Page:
The Wind in the Willows

What a fantastic day today at Beggars Tomb! I have really found that I enjoy cloudy day’s just as much as sunny days! I sat and watched the birds and the squirrels throughout the morning snacking from the bird feeder as I sipped at a piping hot cup of, you guessed it, Earl Grey! I even managed to snap a couple of pictures that I may eventually find time to get off the camera and either upload them to my blog or Facebook! I am also working on putting together the next installment of Sticks and Stones for those that have been following that story. As I sat on the porch this morning though my thoughts wandered to the Wind in the Willows as I kept picturing the world that Kenneth Grahame had created and many others have continued. One question I have always wonder is why the book was titled the Wind in the Willows when there are many more titles that seem better suited to describe the book. I truly have come to believe that although many people consider the Wind in the Willows a charming anthropomorphic tale of happy times laced with humor, I see the book more realistically is a novel that portrays desire and the pain that comes from wanting something very badly. Mole, Toad and even Ratty are all looking and desiring different things from life. Grahame details the characters physical desires for good food, and the comforts of home but he always details for us the desire that the characters have for an intellectual awakening, the desire that Ratty has awakened in him by the sea rat to travel the world, and the desire for stimulation beyond the usual comfortable surroundings that the characters find in their day to day home life. In short all the characters have a strong desire to experience life on their own terms. The most important desire that permeates the pages though is a spiritual longing. The characters just like us are all wanting and searching for something and it is clear that they are not quite sure what it is as they are always referring to it as “Beyond” and that we all are looking for that one experience that will complete us and bring us peace.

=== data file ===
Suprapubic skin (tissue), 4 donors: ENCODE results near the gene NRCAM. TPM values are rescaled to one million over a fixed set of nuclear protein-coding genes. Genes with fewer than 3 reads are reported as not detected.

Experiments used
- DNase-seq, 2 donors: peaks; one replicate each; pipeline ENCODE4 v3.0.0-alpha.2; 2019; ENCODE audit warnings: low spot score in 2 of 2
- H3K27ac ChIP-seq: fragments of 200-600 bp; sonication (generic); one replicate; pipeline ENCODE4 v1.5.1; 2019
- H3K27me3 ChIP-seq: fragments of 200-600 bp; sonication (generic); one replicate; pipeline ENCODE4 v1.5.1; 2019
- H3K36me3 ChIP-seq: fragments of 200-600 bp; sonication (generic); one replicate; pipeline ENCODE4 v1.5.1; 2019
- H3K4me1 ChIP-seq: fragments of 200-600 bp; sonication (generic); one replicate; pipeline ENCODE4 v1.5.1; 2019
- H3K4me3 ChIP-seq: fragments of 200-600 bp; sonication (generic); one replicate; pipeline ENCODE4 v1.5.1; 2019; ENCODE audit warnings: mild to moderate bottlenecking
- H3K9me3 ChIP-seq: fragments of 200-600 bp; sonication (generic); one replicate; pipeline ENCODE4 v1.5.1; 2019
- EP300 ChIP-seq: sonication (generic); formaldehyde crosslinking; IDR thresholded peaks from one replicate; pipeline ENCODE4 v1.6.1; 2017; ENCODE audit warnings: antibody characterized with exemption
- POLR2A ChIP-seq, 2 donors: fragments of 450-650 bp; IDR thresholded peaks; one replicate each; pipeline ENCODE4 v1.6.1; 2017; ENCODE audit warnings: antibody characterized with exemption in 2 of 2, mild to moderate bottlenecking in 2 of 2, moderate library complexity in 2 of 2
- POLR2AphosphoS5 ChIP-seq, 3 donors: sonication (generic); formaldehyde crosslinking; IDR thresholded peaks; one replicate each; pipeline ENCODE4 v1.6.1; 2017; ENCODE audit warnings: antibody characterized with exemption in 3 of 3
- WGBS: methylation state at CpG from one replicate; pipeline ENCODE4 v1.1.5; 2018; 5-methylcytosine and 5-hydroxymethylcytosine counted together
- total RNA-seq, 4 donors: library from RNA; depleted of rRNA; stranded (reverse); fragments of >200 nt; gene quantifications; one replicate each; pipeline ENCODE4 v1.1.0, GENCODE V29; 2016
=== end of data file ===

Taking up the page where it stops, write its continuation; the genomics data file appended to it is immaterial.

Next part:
In the first chapter, Kenneth Grahame describes the sounds of the wind blowing through reeds, after the Mole has begun his life on the river: 

“This day was only the first of many similar ones for the emancipated Mole, each of them longer and fuller of interest as the ripening summer moved onward. He learned to swim and to row, and entered into the joy of running water; and with his ear to the reed stems he caught, at intervals, something of what the wind went whispering so constantly among them.”

Grahame brings up this theme again in chapter 7: The Piper at the Gates of Dawn. In this chapter, Mole and Rat meet Pan, the god of the forest, and they experience such profound joy on seeing him, that Pan makes them forget the meeting so they won’t torment themselves with the memory later in life. 

“O, Mole. The beauty of it! The merry bubble and joy, the thin, clear, happy call of the distant piping! Such music I never dreamed of, and the call in it is stronger even than the music is sweet! Row on, Mole, row! For the music and the call must be for us.” 

The mole, greatly wondering, obeyed. “I hear nothing myself,” he said “but the wind, playing in the weeds and rushes and osiers.”

In both of these references the sound of the wind in the rushes is essentially the voice of the ultimate moving through the world and is the desire that drives us all to search and experience all that life has to offer. It is the substance of the animal’s desire. I think Kenneth Grahame called his novel The Wind in the Willows, because really that’s what his book is about: the voice of the ultimate, the sound of what we want. This thought is even further touched upon by subsequent books that continue the story line of the Wind in the Willows. William Horwood continued the saga of life on the River Bank in the Willows in Winter, The Willows at Christmas, Toad Triumphant, and The Willows and Beyond. In each of these stories it builds on Grahams original idea of the desires that drive us and ultimately that those desires are met as we succumb and younger ones take our places to fulfill their desires and to listen to the wind as it talks and stirs us into actions that we think will be the experience that completes us and makes us complete. I truthfully think that this is one reason why this series holds such a special place in my heart. In each of these characters I can see bits of myself and they are struggling with the journey that I have struggled with in life and the desires that have driven me to experience and then as I realize that just like Badger, Toad, Mole, Ratty, and gold faithful old Otter I to will eventually go to “Beyond” and that the most important part is to nurture and cultivate the younger ones who are coming to take our place. The Wind in the Willows is not a children’s story but rather a life story for us all.

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